Mack has had many encounters with cancer. As a teenager, his maternal grandmother developed breast cancer. Later, as a physician, he provided end-of life care for his paternal grandmother, who died of a brain tumor. He knows first-hand the anxiety experienced by cancer survivors who come to him for care. "With every test you wonder: What if they find something? What will it mean? What will I do?"
Mack rode Pelotonia again in 2011. A family friend had been diagnosed and treated for breast cancer, and on the day of the ride, a woman close to his family was in The James undergoing treatment for acute myeloid leukemia; her brother had been treated there earlier for pharyngeal cancer.
As Mack prepared that morning to ride, the woman's son and husband were there to see him off. "For them to come was really touching," he says. As he rode, he had all these people—friends, family and patients—in mind.
"I'm a slower rider but pretty determined," Mack says. He wore the Pelotonia shirt that identified him as a survivor, and some riders slowed to talk along the way.
"Other survivors had a much more difficult experience than I did," he says. "One was a young man in his mid-20s, my son's age, who was treated for a childhood cancer and still had memories of it. Another had a fairly advanced renal cancer, and he'd had all sorts of treatments, but boy could he pedal. He left me in his dust as he rode off down the way."
As he rides, Mack says, "I'm working to prove to myself that I can overcome the physical challenge." That was especially true in 2011. During a training ride in May, his bike slipped out from under him on wet pavement, leaving him with a cracked helmet, a concussion and a fractured pelvis. He healed well, and his orthopedist said he could ride Pelotonia, "but I'd have to work for it," he says.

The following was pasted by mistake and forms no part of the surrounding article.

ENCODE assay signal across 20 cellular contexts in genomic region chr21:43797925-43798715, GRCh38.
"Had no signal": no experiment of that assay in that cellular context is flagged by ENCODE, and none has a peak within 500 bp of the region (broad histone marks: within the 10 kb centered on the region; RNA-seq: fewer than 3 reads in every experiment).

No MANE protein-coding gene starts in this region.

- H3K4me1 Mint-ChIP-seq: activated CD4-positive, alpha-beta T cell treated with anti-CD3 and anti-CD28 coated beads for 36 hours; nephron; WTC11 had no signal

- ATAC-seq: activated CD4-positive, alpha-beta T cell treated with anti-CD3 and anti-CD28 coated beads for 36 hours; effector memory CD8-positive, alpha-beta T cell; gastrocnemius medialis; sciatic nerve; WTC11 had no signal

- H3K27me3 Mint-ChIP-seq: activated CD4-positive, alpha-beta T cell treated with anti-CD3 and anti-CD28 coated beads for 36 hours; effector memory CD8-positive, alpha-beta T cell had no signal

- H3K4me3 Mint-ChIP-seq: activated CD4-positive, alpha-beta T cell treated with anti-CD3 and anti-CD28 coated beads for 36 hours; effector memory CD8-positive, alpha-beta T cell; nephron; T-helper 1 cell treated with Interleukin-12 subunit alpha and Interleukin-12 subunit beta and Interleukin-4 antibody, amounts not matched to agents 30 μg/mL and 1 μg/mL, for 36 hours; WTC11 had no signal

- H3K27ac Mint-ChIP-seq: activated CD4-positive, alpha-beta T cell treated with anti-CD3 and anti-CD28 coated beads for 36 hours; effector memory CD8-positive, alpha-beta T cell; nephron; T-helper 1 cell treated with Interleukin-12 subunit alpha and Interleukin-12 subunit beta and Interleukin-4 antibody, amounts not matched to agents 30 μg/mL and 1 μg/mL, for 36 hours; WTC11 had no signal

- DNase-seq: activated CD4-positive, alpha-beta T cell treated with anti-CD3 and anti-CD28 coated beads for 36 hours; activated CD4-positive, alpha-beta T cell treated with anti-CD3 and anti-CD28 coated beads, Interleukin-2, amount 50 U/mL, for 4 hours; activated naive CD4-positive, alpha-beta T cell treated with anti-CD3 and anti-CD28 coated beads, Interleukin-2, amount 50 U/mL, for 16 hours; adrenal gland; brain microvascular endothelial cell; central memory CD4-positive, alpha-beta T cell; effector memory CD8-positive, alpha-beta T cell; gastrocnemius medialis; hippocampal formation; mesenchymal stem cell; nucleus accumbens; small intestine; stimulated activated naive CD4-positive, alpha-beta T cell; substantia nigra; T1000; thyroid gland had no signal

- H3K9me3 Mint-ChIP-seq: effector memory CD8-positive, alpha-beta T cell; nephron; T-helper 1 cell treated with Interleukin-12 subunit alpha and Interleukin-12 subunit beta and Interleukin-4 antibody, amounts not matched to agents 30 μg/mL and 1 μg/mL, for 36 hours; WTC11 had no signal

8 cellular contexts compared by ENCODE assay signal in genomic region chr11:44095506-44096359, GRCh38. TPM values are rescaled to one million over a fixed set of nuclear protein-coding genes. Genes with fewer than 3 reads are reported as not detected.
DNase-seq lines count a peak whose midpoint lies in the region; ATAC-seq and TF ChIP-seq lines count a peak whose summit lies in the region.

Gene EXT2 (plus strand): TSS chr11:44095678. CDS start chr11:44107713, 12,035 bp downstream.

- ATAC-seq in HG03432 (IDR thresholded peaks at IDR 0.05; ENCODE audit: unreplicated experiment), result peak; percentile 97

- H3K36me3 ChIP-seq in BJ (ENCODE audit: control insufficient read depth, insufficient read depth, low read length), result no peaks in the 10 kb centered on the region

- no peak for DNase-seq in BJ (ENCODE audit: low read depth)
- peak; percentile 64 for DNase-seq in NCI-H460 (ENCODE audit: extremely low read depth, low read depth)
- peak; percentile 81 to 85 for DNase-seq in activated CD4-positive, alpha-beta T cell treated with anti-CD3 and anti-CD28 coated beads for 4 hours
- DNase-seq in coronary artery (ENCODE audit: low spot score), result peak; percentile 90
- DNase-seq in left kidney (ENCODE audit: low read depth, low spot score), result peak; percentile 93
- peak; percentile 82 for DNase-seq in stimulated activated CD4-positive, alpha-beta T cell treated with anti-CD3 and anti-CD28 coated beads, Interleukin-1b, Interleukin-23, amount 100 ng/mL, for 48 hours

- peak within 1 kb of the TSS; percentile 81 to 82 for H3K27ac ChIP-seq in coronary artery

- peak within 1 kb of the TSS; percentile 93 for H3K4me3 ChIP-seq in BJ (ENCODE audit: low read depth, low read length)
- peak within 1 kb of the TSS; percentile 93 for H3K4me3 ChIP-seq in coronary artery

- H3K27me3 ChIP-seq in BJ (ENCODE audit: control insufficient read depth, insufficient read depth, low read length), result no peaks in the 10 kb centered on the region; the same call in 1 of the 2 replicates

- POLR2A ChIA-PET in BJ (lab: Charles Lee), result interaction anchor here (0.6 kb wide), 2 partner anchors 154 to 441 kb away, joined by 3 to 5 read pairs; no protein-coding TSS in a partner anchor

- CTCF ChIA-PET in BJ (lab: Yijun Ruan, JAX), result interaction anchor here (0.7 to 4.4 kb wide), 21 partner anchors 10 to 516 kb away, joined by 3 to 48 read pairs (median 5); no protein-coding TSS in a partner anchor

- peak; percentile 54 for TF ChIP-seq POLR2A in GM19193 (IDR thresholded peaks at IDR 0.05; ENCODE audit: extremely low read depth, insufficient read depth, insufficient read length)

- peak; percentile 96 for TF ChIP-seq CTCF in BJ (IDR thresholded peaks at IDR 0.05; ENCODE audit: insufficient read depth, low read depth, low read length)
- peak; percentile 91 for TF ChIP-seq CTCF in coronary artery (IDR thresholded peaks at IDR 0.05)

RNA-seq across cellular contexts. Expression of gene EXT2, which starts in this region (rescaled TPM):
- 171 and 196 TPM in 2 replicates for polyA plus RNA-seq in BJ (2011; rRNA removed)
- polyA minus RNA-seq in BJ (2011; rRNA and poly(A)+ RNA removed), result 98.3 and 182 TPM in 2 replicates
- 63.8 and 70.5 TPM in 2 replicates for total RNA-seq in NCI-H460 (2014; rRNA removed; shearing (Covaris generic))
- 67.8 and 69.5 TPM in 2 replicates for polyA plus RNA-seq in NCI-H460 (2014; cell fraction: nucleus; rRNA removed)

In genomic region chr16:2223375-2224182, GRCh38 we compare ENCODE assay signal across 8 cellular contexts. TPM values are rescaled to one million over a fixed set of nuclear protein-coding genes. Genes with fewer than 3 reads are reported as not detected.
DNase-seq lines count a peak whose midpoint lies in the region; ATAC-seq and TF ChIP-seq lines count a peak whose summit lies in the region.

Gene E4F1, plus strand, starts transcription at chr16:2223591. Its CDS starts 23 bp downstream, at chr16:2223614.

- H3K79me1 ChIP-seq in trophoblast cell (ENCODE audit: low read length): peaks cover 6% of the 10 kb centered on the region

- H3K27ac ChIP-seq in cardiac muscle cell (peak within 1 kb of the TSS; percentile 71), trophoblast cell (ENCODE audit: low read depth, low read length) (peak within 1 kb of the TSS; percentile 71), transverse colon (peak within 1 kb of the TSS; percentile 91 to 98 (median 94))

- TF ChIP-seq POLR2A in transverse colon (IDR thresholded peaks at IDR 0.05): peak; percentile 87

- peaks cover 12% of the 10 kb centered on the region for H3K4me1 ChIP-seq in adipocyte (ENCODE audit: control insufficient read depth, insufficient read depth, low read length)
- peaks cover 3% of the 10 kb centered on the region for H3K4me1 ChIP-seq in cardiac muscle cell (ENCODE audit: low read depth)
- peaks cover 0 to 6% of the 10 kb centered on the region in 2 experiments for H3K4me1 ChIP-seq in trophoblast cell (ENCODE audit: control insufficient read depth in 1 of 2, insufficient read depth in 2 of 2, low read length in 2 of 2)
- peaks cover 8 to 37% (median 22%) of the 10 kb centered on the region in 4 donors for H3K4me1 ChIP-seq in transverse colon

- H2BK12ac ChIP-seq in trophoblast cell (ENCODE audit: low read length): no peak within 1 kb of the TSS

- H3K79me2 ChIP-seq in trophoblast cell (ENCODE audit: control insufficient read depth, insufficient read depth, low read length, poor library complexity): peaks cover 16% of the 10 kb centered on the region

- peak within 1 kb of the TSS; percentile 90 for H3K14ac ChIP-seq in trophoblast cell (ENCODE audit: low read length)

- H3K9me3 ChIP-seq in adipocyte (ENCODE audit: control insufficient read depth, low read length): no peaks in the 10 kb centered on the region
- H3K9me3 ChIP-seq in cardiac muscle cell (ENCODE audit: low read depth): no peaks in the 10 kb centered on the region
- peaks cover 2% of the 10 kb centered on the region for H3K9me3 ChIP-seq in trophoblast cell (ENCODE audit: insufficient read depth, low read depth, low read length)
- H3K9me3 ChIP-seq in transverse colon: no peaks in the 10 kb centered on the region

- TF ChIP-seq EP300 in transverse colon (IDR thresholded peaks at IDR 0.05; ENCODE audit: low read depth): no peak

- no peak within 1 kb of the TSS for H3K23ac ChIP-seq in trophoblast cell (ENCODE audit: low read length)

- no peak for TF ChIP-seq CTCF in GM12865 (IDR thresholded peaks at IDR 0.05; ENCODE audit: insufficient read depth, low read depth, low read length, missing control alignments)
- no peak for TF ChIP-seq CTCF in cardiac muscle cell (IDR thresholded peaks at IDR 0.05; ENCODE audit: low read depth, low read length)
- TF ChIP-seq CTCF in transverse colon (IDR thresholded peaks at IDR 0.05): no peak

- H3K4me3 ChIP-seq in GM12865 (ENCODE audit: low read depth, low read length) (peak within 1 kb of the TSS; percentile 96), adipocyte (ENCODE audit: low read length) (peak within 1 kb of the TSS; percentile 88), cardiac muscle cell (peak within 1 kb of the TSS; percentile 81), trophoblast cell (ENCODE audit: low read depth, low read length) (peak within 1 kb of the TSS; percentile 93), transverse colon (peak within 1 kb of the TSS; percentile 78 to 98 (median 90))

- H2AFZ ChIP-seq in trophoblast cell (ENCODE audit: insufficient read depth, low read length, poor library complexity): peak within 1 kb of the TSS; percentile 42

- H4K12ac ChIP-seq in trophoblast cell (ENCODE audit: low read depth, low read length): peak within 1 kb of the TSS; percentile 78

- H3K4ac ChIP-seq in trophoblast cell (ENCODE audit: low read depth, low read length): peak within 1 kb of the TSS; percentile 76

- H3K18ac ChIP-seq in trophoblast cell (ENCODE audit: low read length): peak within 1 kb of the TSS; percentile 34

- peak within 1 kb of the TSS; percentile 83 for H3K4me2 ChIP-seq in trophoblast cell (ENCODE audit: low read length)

He again completed the 180-mile course.
"I think Pelotonia is a significant event for the riders, most of whom are riding for someone with cancer, and that is multiplied by the good will that comes from raising money to fight cancer and support cancer research at Ohio State's cancer center and The James Cancer Hospital," he says.
Cancer research is vital, he adds. "In 25 years, I've seen so many changes in how we treat cancer. We are making strides every day."
In addition, he says, "Pelotonia raises awareness and draws support for families that are battling cancer or have lost a loved one or for someone recently diagnosed.
"I still remember going back to practice in my small hometown in the '80s; they still had polio dinners. Polio was gone, but there were still many polio survivors, and the community still raised money for those kinds of charities. Those events drew communities together, they drew people to think about these demons that are out there, and anything that does that is good."